After completing the detailed grammatical, syntactical and lexical analysis, we need to step back and refocus to the bird’s eye perspective and so some synthesizing. First, we need to identify the overall theme of the book, but by completing the first steps in the exegetical process, the theme of the chosen book should by now be apparent. If we have done our work well to this point, the remaining steps are easy. Once we grasp the overall theme of the book, we need to summarize the immediate context surrounding the passage. Note how important it is to recognize the immediate context in relation to the following passages:

    Genesis 49:10 (for context definition, see 49:1) – the immediate context demonstrates the significance of the statement regarding Judah. What kind of statement was it?

    Exodus 20 – The Ten Commandments. Should this passage apply to the church today? Why or why not? How does the immediate context clarify the issue?

    2 Chronicles 7:14-15 – This passage has often been applied by the church to the church. Is this appropriate? What does the immediate context say about the intended audience? What kinds of consequences are promised? What is the significance?

    Job 34:37 – Does Elihu personally indict Job for sinning?

    Psalm 58:6 – How is this an appropriate prayer?

    Isaiah 6:8 – This sounds like a very bold response by Isaiah. How do the preceding events alter that perception of this passage?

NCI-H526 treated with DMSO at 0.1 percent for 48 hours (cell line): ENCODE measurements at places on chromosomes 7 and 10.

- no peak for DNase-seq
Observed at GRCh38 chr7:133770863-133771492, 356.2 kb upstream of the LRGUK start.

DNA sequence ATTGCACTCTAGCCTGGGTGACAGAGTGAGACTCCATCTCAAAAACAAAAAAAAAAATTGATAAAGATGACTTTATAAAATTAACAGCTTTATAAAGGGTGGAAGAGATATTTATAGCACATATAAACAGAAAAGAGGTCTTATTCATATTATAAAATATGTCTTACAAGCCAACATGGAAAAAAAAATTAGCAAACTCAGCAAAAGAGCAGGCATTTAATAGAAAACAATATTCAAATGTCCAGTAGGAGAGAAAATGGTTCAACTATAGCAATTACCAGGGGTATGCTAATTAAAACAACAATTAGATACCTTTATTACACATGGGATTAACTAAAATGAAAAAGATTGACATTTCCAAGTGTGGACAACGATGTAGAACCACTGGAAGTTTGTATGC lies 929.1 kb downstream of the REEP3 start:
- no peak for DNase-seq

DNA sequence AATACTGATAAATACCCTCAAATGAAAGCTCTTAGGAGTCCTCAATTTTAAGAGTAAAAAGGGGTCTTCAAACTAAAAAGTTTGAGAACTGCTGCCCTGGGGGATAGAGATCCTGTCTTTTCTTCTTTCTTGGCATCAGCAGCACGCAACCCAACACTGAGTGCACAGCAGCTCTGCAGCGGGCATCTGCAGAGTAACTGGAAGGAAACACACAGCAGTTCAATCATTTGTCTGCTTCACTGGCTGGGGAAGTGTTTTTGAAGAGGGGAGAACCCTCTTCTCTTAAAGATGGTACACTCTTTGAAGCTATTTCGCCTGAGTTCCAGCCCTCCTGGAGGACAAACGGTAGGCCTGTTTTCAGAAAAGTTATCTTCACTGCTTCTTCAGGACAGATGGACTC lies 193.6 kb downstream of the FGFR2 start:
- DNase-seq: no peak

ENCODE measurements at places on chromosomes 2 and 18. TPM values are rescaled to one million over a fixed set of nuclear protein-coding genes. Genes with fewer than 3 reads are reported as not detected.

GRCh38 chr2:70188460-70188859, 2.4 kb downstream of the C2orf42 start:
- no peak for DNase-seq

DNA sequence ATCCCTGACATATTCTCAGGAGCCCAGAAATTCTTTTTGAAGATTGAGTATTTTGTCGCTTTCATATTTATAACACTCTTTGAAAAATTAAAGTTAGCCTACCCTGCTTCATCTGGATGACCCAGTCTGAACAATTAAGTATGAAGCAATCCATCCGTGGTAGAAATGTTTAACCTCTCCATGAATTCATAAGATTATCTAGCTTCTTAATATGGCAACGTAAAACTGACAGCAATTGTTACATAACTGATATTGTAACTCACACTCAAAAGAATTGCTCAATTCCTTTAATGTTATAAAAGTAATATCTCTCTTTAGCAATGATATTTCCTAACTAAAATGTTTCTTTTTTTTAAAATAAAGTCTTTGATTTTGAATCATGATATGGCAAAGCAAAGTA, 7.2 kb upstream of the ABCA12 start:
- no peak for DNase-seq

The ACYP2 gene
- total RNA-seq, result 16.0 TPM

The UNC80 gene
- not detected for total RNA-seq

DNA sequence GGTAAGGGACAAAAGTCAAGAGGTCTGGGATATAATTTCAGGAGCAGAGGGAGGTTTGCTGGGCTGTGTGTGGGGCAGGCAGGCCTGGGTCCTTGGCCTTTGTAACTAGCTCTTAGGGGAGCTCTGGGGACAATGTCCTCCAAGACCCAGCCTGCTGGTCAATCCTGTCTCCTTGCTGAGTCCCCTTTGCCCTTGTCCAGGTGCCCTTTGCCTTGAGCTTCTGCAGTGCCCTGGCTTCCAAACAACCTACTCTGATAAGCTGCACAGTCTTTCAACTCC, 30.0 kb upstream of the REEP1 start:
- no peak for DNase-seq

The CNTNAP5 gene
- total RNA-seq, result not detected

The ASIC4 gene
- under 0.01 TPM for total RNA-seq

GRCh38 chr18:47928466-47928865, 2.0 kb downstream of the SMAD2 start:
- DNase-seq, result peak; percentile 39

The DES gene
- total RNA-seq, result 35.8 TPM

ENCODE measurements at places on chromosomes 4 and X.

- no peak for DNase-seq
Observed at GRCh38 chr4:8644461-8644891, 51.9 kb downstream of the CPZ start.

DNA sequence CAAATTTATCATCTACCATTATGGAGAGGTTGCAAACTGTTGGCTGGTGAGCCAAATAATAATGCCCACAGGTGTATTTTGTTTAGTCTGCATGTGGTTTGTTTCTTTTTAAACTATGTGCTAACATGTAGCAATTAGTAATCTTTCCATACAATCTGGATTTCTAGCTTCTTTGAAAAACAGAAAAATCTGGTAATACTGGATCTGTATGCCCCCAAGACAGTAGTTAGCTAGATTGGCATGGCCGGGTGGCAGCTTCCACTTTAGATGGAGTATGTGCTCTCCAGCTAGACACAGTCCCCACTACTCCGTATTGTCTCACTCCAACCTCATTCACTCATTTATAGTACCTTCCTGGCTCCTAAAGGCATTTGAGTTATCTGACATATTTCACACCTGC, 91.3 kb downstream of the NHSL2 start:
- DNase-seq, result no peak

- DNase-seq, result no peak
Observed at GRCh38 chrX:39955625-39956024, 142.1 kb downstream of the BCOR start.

Ezekiel 40-48 – What time period does the context suggest?

    Matthew 13 – Why is Christ speaking in parables. What is the significance?

    Mathew 16:27-28 – Contextually, to what event is Christ referring? (Note the chapter division of Mk. 9, how it fits the context better than the chapter division between Mt. 16-17).

    Acts 2:4 – How does the immediate context define to speak with other tongues? See 2:11.

    Galatians 3:28-29 – How does the immediate context define and limit the elimination of all distinctions?

    Ephesians 3:3 – How is the mystery defined contextually?

    Hebrews 6:4-6 – Who is being described, believer or unbeliever?

    In these – and any passages, we need to understand the immediate context. What directly precedes our chosen passage, and what immediately follows it? How does the immediate context contribute to and define our chosen passage, and what impact do those contextual factors have on the passage’s contribution to the book?

    Because context is the single greatest factor in defining words and helping us understand intended meaning, we cannot give too much attention to Biblical context. In discovering that context, we do need to exercise caution that we are focusing on the textual, rather than theological context (that is another step entirely). If we introduce theological concepts before thoroughly considering Biblical context, we can lose our objectivity here. So, we ask simple question, and try to answer them textually. What is the overall theme of the book? What immediately precedes and follows our chosen passage, and how does that context impact the passage? And how does our chosen passage contribute to the overall theme of the book?